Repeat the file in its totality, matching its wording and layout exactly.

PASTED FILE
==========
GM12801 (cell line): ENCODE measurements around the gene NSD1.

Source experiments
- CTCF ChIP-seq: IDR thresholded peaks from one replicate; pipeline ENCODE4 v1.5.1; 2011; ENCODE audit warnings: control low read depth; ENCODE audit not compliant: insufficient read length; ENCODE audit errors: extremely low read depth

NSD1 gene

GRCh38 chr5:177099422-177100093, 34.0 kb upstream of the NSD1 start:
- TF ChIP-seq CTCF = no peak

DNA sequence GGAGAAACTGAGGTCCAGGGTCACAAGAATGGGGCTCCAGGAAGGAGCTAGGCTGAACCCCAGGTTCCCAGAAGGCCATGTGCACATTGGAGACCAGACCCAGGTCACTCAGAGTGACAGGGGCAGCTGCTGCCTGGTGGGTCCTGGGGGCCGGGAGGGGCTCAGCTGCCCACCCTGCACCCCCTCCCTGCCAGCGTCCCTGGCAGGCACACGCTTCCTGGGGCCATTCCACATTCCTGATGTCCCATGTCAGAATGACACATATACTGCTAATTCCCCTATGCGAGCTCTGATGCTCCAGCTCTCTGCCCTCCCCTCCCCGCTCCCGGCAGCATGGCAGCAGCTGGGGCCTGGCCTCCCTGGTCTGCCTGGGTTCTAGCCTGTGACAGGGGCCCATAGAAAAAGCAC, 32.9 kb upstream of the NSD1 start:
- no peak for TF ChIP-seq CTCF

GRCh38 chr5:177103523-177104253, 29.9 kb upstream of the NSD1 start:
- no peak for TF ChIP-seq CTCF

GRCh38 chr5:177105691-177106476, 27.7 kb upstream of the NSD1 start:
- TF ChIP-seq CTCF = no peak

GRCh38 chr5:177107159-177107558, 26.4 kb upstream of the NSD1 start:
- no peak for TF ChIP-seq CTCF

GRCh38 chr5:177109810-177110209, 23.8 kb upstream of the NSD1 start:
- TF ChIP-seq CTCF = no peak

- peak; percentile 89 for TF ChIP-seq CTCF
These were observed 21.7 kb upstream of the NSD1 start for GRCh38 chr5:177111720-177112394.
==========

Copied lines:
GM12801 (cell line): ENCODE measurements around the gene NSD1.

Source experiments
- CTCF ChIP-seq: IDR thresholded peaks from one replicate; pipeline ENCODE4 v1.5.1; 2011; ENCODE audit warnings: control low read depth; ENCODE audit not compliant: insufficient read length; ENCODE audit errors: extremely low read depth

NSD1 gene

GRCh38 chr5:177099422-177100093, 34.0 kb upstream of the NSD1 start:
- TF ChIP-seq CTCF = no peak

DNA sequence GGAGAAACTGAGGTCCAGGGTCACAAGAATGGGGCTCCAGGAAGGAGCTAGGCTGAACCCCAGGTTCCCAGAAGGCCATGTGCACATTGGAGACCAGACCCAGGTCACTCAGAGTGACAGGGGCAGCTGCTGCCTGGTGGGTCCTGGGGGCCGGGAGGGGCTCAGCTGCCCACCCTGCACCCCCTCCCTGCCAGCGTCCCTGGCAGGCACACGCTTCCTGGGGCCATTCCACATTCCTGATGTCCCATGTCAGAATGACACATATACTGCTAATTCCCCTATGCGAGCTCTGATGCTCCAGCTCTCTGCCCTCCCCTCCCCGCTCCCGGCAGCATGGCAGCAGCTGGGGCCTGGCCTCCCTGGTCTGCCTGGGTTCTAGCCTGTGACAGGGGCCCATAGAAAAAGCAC, 32.9 kb upstream of the NSD1 start:
- no peak for TF ChIP-seq CTCF

GRCh38 chr5:177103523-177104253, 29.9 kb upstream of the NSD1 start:
- no peak for TF ChIP-seq CTCF

GRCh38 chr5:177105691-177106476, 27.7 kb upstream of the NSD1 start:
- TF ChIP-seq CTCF = no peak

GRCh38 chr5:177107159-177107558, 26.4 kb upstream of the NSD1 start:
- no peak for TF ChIP-seq CTCF

GRCh38 chr5:177109810-177110209, 23.8 kb upstream of the NSD1 start:
- TF ChIP-seq CTCF = no peak

- peak; percentile 89 for TF ChIP-seq CTCF
These were observed 21.7 kb upstream of the NSD1 start for GRCh38 chr5:177111720-177112394.